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Carol Liebau - Columnist

Carol Platt Liebau is a senior member of the editorial board. She is an attorney, political analyst and commentator based in San Marino, CA, and has appeared on the Fox News Channel, Orange County News Channel, Cox Cable and a variety of radio programs throughout the United States. A graduate of Princeton University and Harvard Law School, Carol Platt Liebau also served as the first female managing editor of the Harvard Law Review.

Just Another Face in the Crowd
Barbara Boxer and the Perils of Internationalist Group-Think
by Carol Platt Liebau 4/18/03

One of the first lessons my father ever taught me was based on the classic “The Oxbow Incident,” a tale illustrating the tragedy that can result from mindless mob rule. The moral of the story, according to my father, was “Always think for yourself – never go with the crowd.”

It’s a lesson that stuck – which is why Senator Barbara Boxer’s decision repeatedly to criticize the President for being willing to “virtually go it alone” in Iraq seems inherently mindless. Of course, Boxer is a knee-jerk liberal, and her jibe fits neatly into the left’s current obsession about the opinions of France, Germany, Russia and “the world” more generally (conveniently defined to exclude our extensive “coalition of the willing”). But the reasoning of so-called “internationalists” like Boxer has been bewildering for a while – apparently, for them, it’s perfectly legitimate for our troops to die to prevent Saddam Hussein from obtaining weapons of mass destruction he might use against the United States . . . but only if France (or Cameroon, or Guinea, or Syria) says so.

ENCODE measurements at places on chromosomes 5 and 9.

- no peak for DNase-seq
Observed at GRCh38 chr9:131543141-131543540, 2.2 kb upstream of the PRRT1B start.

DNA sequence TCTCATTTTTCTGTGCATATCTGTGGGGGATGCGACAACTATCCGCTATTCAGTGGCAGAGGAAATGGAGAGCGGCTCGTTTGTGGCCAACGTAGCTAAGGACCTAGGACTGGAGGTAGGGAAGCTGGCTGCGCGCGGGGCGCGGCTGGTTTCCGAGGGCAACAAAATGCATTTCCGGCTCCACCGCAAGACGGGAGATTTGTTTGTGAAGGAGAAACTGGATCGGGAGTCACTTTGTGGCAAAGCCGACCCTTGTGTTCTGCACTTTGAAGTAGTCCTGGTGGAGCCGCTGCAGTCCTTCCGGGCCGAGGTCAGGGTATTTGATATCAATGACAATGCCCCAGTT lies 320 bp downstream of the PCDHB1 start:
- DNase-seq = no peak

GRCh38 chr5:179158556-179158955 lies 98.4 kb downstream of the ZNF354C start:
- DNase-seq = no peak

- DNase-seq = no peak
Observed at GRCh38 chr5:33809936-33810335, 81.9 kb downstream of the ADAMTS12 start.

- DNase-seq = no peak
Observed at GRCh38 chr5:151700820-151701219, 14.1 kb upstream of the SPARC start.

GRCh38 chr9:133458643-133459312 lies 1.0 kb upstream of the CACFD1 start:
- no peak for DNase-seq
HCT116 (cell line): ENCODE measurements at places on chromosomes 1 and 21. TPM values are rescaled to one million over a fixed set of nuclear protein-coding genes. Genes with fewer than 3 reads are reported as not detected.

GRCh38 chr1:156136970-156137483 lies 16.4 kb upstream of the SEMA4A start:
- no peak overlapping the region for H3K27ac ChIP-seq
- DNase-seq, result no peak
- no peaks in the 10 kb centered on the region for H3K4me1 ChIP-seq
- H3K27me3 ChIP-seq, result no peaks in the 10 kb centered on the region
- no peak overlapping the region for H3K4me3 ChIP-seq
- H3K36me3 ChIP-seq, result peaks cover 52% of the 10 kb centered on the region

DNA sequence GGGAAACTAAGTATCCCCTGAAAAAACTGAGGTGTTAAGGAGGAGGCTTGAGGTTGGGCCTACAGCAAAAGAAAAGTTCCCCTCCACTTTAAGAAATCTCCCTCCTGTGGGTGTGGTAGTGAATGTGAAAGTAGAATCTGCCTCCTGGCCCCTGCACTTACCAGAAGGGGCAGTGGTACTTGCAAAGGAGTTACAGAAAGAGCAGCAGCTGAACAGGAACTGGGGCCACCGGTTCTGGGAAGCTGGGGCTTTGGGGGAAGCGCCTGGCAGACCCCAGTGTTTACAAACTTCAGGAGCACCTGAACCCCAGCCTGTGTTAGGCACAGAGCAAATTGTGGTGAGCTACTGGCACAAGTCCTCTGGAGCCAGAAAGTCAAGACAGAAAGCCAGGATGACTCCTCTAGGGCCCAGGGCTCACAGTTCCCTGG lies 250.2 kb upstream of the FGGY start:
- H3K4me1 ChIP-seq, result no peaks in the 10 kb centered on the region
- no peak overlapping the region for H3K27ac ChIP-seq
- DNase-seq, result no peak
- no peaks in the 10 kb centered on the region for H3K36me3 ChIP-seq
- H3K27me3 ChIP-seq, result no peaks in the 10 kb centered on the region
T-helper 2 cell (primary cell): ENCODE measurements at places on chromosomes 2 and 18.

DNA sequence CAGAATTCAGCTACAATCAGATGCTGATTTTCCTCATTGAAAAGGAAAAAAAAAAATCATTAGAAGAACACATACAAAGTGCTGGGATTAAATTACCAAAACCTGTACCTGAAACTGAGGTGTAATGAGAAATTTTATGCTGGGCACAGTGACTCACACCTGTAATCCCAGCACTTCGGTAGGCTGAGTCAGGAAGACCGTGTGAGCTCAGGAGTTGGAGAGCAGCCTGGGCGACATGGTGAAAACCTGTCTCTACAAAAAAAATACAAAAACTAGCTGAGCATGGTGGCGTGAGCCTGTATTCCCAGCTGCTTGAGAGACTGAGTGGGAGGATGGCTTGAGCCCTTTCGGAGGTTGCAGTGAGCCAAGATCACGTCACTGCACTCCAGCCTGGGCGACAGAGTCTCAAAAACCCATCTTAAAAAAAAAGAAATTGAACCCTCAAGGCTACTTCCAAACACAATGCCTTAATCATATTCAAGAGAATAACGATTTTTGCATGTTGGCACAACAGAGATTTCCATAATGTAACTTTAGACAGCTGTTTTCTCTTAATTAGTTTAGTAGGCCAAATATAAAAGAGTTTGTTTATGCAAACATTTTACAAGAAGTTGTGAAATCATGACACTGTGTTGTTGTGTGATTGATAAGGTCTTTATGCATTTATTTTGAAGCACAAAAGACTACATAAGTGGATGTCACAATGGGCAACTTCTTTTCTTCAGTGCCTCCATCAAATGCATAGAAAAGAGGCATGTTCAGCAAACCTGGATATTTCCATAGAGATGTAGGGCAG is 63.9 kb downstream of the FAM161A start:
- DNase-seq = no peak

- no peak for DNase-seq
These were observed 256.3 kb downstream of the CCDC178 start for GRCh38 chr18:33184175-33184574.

Never one to “go it alone” herself on behalf of any unpopular principle, Barbara Boxer has been a prominent member of the chorus of liberal naysayers. From Tom Daschle charging that war resulted from “failed diplomacy” to John Kerry blaming President Bush for “alienating” the United Nations, almost every prominent Democrat (with a few honorable exceptions) has decided to criticize the President for being insufficiently concerned with the opinion of “the international community.” It would seem to be a perfect political indictment, as it sounds grave and is at least abstract enough to allow the accusers to avoid being quickly proved wrong – as they were in their catastrophic predictions about the war in Iraq.

Even so, unfortunately for Barbara Boxer, already busily engaged in seeking re-election to the U.S. Senate in 2004, it’s a critique that’s ultimately likely to fail. With every passing day, it becomes increasingly clear that the foreign leaders who most loudly and sanctimoniously chose to cloak themselves in the language of "international law" have turned out to be the most grasping and self-serving of all. Jacques Chirac has been busy protecting France’s extensive oil interests in Iraq, jockeying for leadership in the new European Union, pandering to country’s large and discontented community of Muslim immigrants, and basking in the glow of the snotty anti-American ignorance that is becoming one of France’s most pronounced characteristics.

And all the while that Vladimir Putin was advocating continued inspections in order to determine whether Saddam Hussein possessed prohibited weapons, it turns out that Russia was entering into intelligence sharing agreements with Hussein’s government in order to spy on Britain and swap information about the whereabouts of Osama bin Laden. Even as they raised their voices in harmony with France to extol the virtues of “peace,” Russia’s leaders had to know that those two countries had sold Saddam Hussein more than two-thirds of the weapons he amassed between 1973 and 2002, according to the Stockholm International Peace Research Institute. (“Peace”-loving China was also a generous supplier of weapons to Saddam Hussein through that long and bloody dictatorship).